Evaluation & Measurement

Evidence on what works and why is sparse in anti-corruption. Find guidance on how to improve evaluations and measurement tools to inform policy and programme design.

The U4’s thematic work on evaluation and measurement addresses the lack of credible evidence on outcomes of anti-corruption interventions, which means that reforms can underperform or fail, or succeed without rewards. Understand how evaluations of anti-corruption activities can be improved and how to use measurement tools correctly.  

Use this U4 theme page to, among other things:

CroppedImage304230 Evaluation Measurement


Governance and Anticorruption: From Risks to Results

A video from the Independent Evaluation Group of the World Bank on the recently released evaluation of World Bank’s work in Governance and Anticorruption in country-level operations
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Author: June, R.; Laberge, M.; Nahem, J
Release date: December 2008

A User’s Guide to Measuring Corruption

A Users’ Guide to Measuring Corruption, jointly produced by UNDP and Global Integrity, explores how best to use existing tools to measure what is increasingly viewed as one of the major impediments to development: corruption. Based on a review of the literature and bolstered by more than 30 original interviews with experts in the field, A Users’ Guide provides government, civil society and development practitioners with “good practices” in measuring corruption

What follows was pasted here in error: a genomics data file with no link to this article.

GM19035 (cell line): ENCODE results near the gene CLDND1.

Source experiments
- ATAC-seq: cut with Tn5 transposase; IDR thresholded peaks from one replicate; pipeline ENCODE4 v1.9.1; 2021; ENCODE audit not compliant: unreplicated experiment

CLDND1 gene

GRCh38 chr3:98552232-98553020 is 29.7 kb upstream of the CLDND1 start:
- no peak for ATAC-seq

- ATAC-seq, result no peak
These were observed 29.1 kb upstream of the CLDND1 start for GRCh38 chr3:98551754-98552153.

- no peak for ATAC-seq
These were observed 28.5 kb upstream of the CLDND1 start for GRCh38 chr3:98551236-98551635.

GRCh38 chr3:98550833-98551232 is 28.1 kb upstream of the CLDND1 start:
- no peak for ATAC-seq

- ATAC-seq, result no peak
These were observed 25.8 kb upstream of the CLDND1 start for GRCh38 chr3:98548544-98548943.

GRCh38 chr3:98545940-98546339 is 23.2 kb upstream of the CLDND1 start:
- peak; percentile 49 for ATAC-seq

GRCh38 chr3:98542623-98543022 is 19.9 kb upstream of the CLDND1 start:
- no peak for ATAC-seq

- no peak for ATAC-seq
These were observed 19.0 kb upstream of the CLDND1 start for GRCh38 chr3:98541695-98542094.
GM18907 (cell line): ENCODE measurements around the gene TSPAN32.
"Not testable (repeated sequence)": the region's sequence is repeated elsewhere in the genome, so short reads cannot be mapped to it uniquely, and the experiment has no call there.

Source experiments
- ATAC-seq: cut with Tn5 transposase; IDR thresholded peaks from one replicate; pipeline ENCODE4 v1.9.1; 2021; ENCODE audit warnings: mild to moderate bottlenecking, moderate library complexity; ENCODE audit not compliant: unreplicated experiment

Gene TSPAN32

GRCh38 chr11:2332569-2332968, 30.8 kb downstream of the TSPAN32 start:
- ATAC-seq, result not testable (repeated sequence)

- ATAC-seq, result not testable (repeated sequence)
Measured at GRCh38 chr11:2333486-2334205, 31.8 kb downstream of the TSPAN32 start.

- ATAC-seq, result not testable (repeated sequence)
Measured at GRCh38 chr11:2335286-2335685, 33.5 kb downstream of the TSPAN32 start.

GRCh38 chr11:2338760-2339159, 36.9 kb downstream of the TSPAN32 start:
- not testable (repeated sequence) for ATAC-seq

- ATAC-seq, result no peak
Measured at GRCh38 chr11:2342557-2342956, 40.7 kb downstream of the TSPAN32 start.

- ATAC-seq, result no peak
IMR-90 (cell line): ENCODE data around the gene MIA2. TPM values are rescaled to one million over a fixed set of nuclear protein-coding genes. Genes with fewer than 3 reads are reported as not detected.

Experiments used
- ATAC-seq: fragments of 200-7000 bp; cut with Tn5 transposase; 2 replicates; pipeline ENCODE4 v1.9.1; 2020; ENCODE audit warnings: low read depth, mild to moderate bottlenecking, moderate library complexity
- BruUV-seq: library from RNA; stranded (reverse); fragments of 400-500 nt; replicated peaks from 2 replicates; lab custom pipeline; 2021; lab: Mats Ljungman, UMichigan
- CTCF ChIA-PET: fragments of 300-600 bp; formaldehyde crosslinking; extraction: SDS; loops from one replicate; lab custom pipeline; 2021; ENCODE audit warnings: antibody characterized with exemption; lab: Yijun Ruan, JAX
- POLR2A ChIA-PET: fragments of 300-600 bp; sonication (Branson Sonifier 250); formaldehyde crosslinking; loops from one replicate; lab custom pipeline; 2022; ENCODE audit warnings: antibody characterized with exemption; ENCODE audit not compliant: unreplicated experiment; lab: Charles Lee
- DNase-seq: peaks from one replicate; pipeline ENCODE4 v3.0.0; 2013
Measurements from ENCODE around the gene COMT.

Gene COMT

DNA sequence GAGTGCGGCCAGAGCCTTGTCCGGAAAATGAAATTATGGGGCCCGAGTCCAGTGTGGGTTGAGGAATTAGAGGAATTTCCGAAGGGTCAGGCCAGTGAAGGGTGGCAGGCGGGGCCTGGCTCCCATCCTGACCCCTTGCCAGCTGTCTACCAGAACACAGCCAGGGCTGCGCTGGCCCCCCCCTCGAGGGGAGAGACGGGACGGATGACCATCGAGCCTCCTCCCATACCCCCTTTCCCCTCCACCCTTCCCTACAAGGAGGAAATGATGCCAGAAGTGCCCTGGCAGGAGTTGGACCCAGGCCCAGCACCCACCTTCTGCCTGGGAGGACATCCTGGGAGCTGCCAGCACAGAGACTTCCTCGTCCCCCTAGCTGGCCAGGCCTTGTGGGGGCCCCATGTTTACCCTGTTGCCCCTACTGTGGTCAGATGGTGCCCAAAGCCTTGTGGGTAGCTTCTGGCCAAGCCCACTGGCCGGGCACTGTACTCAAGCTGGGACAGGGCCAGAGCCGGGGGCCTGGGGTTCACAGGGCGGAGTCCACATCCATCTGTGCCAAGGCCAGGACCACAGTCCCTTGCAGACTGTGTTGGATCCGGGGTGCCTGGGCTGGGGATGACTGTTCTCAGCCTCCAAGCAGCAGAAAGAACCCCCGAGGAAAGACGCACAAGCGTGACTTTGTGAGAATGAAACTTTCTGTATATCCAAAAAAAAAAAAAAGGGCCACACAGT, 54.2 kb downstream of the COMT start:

Author: Michael Johnston
Release date: December 2008

Bringing the Metrics Down to Earth: Government Performance, Citizen Participation and Comparing Corruption

The paper suggests that rather than ranking whole societies on league-table style lists we should focus upon positive values of integrity and accountability, using indicators of government performance gathered with as much citizen involvement as is safe and practical. Such indicators can measure corruption in ways that are far more detailed, and more sensitive to social values and actually changes in corruption, than any national level index can be. Gathering, analyzing, and acting upon the indicators can also be a good-governance activity in its own right, linking the comparative study of corruption to the concerns that make it important to begin with namely, freedom, accountability, and justice.




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